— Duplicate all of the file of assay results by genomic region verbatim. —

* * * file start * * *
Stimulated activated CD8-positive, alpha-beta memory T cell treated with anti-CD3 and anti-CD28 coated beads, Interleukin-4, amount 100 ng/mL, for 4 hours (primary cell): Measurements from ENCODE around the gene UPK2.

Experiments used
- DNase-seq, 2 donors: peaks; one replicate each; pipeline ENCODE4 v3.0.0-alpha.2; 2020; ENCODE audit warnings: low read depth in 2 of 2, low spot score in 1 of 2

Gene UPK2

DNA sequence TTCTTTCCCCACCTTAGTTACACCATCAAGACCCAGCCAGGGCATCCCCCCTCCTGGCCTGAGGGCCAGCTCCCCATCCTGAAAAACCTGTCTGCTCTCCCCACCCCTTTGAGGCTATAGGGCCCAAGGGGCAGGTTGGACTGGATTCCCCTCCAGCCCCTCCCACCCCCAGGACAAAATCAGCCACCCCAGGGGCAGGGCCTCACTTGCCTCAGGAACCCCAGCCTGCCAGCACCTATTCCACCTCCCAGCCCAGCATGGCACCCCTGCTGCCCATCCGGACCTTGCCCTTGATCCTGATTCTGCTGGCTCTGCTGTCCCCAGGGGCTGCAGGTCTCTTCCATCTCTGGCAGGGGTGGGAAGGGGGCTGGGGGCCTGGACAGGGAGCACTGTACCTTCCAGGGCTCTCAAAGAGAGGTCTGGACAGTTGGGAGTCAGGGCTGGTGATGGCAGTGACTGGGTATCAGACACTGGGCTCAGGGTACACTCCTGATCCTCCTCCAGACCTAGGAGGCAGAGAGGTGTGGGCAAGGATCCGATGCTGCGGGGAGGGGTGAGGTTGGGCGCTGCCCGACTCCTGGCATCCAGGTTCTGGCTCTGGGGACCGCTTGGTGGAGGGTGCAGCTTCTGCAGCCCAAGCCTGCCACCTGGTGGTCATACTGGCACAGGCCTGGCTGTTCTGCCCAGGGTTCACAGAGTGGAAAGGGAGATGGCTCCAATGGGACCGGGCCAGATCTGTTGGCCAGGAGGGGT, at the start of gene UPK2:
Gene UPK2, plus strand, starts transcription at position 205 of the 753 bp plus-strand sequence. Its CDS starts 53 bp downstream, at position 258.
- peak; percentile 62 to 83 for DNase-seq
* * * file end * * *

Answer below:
Stimulated activated CD8-positive, alpha-beta memory T cell treated with anti-CD3 and anti-CD28 coated beads, Interleukin-4, amount 100 ng/mL, for 4 hours (primary cell): Measurements from ENCODE around the gene UPK2.

Experiments used
- DNase-seq, 2 donors: peaks; one replicate each; pipeline ENCODE4 v3.0.0-alpha.2; 2020; ENCODE audit warnings: low read depth in 2 of 2, low spot score in 1 of 2

Gene UPK2

DNA sequence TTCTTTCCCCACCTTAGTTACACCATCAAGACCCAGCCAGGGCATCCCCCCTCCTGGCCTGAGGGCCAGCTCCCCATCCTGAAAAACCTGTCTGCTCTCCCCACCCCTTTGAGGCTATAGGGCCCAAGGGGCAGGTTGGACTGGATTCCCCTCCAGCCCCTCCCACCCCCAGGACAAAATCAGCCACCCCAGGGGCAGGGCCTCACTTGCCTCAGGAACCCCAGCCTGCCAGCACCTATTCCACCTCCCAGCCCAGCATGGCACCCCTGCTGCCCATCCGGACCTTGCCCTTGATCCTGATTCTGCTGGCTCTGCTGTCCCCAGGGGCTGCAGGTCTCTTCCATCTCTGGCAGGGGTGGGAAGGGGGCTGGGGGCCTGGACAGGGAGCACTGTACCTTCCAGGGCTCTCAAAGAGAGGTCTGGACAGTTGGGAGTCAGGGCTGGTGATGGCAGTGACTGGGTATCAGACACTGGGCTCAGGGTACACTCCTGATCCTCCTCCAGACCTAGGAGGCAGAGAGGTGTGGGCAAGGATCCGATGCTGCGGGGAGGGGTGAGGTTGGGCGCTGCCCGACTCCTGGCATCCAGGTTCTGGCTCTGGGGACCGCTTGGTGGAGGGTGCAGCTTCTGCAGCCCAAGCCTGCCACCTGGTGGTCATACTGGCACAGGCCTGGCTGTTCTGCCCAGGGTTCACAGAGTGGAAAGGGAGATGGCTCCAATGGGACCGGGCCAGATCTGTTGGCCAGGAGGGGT, at the start of gene UPK2:
Gene UPK2, plus strand, starts transcription at position 205 of the 753 bp plus-strand sequence. Its CDS starts 53 bp downstream, at position 258.
- peak; percentile 62 to 83 for DNase-seq